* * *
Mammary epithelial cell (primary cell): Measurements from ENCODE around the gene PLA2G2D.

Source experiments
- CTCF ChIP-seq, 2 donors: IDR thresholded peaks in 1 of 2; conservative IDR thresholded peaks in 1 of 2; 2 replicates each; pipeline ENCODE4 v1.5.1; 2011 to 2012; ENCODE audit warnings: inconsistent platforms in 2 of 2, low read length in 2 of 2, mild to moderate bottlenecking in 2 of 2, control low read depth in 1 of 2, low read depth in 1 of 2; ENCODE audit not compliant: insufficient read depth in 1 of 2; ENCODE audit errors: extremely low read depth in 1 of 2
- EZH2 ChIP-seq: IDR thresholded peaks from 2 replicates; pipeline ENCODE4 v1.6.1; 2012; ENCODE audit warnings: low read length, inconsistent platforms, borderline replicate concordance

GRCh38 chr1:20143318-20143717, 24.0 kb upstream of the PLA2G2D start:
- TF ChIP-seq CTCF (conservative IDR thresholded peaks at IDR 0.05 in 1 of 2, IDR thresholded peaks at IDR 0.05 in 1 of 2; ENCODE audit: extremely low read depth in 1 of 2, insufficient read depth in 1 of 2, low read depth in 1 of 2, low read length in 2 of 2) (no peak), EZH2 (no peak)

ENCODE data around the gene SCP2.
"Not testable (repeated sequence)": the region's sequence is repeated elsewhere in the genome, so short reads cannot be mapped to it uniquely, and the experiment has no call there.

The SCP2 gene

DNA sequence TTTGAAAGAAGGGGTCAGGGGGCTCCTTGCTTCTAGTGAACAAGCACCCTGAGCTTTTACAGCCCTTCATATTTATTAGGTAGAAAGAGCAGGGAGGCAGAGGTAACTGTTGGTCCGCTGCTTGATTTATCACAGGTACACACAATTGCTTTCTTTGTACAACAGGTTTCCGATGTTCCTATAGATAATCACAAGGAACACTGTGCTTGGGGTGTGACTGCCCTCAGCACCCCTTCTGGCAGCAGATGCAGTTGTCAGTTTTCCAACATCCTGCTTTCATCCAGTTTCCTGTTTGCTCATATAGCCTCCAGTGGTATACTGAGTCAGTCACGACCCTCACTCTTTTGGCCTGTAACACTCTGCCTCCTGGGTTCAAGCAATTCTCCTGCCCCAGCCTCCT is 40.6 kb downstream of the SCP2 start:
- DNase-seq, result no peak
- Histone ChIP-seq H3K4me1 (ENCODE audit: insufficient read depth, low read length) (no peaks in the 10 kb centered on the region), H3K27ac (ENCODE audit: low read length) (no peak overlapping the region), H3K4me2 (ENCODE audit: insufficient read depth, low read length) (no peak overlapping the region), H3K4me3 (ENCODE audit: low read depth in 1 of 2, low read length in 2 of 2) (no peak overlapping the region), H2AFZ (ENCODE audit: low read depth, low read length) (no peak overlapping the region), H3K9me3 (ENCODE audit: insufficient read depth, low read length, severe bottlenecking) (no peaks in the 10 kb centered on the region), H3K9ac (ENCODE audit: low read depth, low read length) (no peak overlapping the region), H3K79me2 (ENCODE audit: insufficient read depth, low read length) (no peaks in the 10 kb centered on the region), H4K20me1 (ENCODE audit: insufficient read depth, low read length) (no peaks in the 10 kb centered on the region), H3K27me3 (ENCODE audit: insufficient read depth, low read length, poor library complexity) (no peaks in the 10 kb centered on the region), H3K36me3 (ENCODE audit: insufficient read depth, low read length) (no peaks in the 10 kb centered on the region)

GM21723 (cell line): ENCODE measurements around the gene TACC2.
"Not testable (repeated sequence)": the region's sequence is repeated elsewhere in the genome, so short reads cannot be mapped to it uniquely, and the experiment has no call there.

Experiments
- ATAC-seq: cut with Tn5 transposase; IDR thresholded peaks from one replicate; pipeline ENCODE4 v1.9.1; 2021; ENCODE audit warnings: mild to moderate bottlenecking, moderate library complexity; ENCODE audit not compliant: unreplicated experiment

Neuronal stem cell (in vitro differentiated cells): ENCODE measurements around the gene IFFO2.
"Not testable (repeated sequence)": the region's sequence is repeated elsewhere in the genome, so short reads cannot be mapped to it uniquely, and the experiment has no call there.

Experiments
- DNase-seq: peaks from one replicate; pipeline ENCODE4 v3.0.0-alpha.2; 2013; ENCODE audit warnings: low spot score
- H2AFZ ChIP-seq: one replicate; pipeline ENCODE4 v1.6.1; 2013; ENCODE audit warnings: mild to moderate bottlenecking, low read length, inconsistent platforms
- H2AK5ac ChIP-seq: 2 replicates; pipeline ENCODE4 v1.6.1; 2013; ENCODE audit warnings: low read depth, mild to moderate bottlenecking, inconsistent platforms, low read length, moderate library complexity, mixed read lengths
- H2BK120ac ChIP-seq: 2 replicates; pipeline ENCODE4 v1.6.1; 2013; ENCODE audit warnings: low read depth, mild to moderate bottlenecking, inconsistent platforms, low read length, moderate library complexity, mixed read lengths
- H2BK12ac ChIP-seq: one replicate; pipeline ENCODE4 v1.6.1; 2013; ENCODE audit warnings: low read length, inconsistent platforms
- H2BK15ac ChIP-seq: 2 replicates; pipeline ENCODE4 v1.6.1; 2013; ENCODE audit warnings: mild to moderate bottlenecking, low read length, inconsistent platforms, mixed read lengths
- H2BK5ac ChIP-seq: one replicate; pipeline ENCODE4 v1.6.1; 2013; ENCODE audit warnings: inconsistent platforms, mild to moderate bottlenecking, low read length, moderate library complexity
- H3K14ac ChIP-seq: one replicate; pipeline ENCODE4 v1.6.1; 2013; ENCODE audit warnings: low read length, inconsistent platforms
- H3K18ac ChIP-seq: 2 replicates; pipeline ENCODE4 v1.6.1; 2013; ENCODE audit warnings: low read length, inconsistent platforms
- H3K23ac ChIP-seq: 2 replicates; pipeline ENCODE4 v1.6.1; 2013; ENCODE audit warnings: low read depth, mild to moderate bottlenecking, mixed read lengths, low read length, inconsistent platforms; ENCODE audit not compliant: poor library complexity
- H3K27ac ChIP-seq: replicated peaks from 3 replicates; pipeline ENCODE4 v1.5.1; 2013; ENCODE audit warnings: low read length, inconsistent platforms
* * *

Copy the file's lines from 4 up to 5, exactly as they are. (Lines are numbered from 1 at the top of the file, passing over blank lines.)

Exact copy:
- EZH2 ChIP-seq: IDR thresholded peaks from 2 replicates; pipeline ENCODE4 v1.6.1; 2012; ENCODE audit warnings: low read length, inconsistent platforms, borderline replicate concordance

GRCh38 chr1:20143318-20143717, 24.0 kb upstream of the PLA2G2D start: